Vitamins and supplements in pregnancy

You'll get most of the vitamins and minerals you need by eating a healthy, varied diet. But when you're pregnant you also need to take a folic acid supplement.

Also, it's that time of year in the UK when our bodies stop making vitamin D from sunshine. But don't worry, you can take a vitamin D supplement - these are available from most pharmacies, supermarkets and other retailers. You just need 10 micrograms a day.

woman taking a vitamin with glass of water

Ask your GP, midwife or pharmacist about supplements – your GP may be able to prescribe them to you. If you're on income-related benefits, or under 18, you may be entitled to free vitamins via the Healthy Start scheme. You can request an application form for Healthy Start vitamins by calling 0345 607 6823.

Folic acid

It's best to start taking folic acid as soon as you start trying for a baby, or as soon as you find out you're pregnant.

Folic acid is very important for your pregnancy, as it can prevent birth defects known as 'neural tube defects', including spina bifida.

Certain foods contain the natural form of folic acid (folate), such as broccoli, spinach and other green leafy vegetables as well as granary bread, beans and pulses. While it's good to include these foods in your diet, you'll still need to take your folic acid supplements.

How much do I need?

You'll need 400 micrograms (mcg) every day until the end of your first trimester (12 weeks).

Vitamin D

Everyone needs vitamin D – it helps us absorb the right amount of calcium and phosphate in the body (needed to keep our bones, teeth and muscles healthy). We can usually get enough vitamin D from sunlight, but not at this time of year.

So, it's best to take a vitamin D supplement every day between October and early March. This is especially important as many of us have been indoors more than usual this spring and summer. If you're pregnant, or breastfeeding, you should consider taking a daily vitamin D supplement.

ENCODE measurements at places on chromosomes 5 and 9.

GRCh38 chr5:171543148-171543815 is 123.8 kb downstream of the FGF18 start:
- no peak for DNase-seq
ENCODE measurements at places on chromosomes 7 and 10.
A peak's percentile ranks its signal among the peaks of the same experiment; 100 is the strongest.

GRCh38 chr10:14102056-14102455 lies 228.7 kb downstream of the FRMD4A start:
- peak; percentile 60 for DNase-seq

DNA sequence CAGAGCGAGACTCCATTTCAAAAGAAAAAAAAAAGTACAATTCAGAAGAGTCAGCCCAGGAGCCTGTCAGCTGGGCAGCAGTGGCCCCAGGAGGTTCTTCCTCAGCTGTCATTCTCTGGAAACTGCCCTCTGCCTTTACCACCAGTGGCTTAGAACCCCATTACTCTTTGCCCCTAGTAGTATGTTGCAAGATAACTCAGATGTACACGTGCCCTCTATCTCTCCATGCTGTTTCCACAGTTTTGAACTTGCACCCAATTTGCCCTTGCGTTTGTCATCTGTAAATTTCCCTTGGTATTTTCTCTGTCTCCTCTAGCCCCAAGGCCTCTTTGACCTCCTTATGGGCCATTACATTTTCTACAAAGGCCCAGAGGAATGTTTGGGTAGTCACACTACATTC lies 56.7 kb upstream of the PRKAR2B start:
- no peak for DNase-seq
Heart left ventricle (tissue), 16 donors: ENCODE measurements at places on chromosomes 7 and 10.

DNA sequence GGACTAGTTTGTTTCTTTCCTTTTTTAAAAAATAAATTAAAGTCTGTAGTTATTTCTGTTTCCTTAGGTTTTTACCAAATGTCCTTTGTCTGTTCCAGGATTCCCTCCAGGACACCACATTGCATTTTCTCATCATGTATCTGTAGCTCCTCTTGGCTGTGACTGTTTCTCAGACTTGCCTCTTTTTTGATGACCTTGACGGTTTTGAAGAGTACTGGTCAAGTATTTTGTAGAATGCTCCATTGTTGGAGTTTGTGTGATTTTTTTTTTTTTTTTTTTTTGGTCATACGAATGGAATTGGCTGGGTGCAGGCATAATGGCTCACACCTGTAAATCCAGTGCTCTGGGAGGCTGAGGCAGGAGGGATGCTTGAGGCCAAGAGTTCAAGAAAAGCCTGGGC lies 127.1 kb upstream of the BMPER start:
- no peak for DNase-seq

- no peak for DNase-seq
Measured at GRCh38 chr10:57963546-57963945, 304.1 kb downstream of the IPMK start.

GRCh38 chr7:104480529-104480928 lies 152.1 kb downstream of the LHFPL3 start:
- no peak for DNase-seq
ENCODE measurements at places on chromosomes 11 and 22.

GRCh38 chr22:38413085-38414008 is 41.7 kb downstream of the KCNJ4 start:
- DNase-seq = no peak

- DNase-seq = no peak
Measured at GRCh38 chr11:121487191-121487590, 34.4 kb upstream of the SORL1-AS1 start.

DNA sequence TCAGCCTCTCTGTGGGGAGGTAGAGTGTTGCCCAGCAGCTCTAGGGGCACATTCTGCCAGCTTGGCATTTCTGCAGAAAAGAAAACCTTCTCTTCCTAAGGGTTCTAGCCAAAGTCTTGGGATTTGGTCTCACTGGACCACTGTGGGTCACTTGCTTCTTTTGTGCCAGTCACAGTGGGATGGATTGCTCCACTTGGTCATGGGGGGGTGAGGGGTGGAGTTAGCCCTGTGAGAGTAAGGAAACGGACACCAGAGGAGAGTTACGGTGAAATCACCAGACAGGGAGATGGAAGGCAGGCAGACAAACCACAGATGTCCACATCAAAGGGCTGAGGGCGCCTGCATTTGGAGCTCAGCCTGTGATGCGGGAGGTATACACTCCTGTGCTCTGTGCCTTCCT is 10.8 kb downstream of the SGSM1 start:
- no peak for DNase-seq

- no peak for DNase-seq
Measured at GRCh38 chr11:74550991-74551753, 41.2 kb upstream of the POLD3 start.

Some foods like oily fish (salmon, mackerel, herring and sardines), eggs, red meat and fortified foods (such as fat spreads and some breakfast cereals) contain vitamin D. However, it would be difficult to get the amount of vitamin D you need from food alone.

How much do I need?

Whether you are pregnant, or breastfeeding, you should consider taking a daily vitamin D supplement containing 10mcg.

Where can I get vitamin supplements?

You can get your vitamin supplements from the following places:

  • Your GP
  • Pharmacies
  • Healthy Start – if you are on income-related benefits, or under 18, you can get free vitamins while you're pregnant. Call 0345 607 6823 to request an application form.

Are there any vitamins I should avoid?

Yes. If you're pregnant, you should avoid supplements and multivitamins containing vitamin A (retinol) - as too much of it can harm your baby's development. You should also avoid liver and liver products (including fish liver oil), as they are high in vitamin A.

Need more advice?

If you're in any doubt about taking vitamin supplements during your pregnancy or while you are breastfeeding, speak to your GP or another health professional such as a pharmacist.

More info on vitamins and supplements

Sign up now for our pregnancy, baby and toddler guide

Get personalised emails for trusted NHS advice, videos and tips on your pregnancy week by week, birth and parenthood.

Get weekly emails